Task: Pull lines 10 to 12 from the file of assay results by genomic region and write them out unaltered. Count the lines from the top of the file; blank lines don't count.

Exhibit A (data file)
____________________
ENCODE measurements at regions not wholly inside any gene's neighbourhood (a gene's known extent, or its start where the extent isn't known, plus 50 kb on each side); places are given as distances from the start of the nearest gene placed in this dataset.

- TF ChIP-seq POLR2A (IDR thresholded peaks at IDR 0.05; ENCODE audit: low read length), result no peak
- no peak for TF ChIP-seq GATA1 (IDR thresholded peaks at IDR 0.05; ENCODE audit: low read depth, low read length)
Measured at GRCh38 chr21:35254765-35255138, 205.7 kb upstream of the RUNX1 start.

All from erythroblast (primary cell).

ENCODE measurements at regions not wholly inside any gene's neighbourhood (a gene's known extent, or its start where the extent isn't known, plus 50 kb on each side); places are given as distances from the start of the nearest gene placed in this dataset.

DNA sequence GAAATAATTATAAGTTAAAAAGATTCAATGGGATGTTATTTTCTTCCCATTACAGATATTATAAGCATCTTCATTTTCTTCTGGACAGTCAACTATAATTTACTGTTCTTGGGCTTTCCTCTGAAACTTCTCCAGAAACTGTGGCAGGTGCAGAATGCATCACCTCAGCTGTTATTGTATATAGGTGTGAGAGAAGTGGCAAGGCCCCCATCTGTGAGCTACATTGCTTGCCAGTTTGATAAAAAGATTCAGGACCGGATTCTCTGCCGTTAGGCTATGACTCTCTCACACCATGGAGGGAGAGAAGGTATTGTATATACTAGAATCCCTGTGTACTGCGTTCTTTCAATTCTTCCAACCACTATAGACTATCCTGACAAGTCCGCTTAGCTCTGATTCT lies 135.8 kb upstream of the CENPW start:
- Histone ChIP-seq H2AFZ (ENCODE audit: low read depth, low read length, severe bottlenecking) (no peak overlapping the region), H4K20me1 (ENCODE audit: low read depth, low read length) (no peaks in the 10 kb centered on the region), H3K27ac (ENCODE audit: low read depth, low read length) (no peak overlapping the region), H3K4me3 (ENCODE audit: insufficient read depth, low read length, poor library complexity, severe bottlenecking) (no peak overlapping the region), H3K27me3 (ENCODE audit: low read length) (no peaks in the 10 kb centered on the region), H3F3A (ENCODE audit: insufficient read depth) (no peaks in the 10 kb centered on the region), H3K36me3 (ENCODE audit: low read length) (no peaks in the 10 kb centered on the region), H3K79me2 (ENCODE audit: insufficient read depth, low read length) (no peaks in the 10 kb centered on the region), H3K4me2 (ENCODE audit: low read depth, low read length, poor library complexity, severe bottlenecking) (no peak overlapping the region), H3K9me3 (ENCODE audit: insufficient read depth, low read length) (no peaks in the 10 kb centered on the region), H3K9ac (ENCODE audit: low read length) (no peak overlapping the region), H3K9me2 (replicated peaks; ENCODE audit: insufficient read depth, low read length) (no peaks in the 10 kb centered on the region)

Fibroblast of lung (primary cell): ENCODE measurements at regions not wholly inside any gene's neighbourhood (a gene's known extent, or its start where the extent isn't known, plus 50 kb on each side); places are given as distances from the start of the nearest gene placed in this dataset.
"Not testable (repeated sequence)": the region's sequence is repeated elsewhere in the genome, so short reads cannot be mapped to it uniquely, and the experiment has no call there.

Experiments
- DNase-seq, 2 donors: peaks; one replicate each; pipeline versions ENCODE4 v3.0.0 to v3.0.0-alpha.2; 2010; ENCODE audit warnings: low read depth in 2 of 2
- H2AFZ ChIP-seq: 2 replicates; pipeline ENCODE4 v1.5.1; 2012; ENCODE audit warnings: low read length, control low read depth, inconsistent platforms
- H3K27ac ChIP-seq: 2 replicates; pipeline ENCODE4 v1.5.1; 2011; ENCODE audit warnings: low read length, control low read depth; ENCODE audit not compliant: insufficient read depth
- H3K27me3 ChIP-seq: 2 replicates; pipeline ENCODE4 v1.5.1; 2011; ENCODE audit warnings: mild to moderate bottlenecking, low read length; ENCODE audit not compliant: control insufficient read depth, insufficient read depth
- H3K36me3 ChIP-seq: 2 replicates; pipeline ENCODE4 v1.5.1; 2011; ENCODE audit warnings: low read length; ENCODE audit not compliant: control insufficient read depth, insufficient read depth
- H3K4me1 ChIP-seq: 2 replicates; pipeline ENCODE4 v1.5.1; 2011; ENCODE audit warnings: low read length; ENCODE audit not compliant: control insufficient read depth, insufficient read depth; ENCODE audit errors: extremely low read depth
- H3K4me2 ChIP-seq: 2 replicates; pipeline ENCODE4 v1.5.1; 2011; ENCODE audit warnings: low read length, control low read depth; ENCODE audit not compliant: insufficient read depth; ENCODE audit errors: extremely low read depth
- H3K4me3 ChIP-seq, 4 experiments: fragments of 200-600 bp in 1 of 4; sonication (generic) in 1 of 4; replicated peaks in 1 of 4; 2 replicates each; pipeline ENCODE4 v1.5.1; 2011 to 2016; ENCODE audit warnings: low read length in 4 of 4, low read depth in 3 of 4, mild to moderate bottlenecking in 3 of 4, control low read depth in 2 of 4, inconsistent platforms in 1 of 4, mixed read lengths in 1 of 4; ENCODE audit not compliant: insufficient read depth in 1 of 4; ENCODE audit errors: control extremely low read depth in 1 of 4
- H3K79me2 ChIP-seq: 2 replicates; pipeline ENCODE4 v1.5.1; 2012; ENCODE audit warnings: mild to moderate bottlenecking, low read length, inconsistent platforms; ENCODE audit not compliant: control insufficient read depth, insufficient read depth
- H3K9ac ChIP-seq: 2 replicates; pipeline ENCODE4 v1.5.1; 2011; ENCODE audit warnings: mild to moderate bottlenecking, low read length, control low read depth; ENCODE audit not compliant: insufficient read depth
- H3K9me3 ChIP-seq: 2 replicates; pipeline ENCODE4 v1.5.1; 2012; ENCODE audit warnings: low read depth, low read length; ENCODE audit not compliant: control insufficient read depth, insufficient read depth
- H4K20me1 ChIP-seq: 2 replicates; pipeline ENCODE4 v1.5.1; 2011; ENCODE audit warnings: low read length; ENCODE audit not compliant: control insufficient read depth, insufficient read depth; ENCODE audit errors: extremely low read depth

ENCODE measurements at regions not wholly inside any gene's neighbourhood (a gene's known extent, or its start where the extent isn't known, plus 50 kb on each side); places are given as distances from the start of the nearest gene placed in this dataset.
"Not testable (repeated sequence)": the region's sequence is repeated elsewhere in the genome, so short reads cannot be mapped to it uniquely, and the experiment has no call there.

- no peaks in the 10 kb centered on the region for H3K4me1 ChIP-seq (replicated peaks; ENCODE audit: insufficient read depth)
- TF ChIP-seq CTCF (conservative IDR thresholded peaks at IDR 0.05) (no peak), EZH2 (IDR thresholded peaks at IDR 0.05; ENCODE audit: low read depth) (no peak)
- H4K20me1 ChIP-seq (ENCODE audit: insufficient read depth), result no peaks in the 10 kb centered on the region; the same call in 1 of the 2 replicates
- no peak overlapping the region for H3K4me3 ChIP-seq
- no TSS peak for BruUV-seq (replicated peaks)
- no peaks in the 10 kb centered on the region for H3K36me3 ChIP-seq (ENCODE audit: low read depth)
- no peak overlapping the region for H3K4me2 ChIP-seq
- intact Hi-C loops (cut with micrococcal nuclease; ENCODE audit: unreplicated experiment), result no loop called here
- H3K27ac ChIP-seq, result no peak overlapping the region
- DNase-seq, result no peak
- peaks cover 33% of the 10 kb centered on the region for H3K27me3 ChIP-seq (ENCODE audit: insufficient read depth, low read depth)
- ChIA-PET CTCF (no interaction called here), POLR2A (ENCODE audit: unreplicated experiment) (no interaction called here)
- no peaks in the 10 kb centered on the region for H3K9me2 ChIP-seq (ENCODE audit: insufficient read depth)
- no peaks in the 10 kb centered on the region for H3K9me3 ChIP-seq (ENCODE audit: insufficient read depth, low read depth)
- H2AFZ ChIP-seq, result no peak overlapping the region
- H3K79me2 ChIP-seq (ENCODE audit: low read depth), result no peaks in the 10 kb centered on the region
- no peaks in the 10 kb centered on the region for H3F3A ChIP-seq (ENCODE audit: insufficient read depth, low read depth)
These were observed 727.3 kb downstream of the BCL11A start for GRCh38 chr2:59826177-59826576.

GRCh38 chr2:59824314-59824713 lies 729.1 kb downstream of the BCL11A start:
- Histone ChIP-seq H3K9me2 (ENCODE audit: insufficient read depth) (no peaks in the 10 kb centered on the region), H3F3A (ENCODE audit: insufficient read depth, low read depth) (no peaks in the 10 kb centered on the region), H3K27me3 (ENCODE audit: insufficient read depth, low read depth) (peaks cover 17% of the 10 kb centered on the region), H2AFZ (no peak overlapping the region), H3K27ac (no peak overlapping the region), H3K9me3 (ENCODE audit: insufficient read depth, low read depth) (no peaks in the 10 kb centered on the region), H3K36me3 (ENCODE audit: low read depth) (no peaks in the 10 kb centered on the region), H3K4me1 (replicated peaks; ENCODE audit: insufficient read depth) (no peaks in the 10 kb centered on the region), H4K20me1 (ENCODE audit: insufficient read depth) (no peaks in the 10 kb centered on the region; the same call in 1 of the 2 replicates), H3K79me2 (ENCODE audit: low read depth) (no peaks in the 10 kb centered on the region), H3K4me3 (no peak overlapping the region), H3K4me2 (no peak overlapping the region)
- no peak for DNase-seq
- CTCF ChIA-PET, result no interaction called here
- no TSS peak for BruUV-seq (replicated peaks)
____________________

"Not testable (repeated sequence)": the region's sequence is repeated elsewhere in the genome, so short reads cannot be mapped to it uniquely, and the experiment has no call there.

Experiments
- DNase-seq, 2 donors: peaks; one replicate each; pipeline versions ENCODE4 v3.0.0 to v3.0.0-alpha.2; 2010; ENCODE audit warnings: low read depth in 2 of 2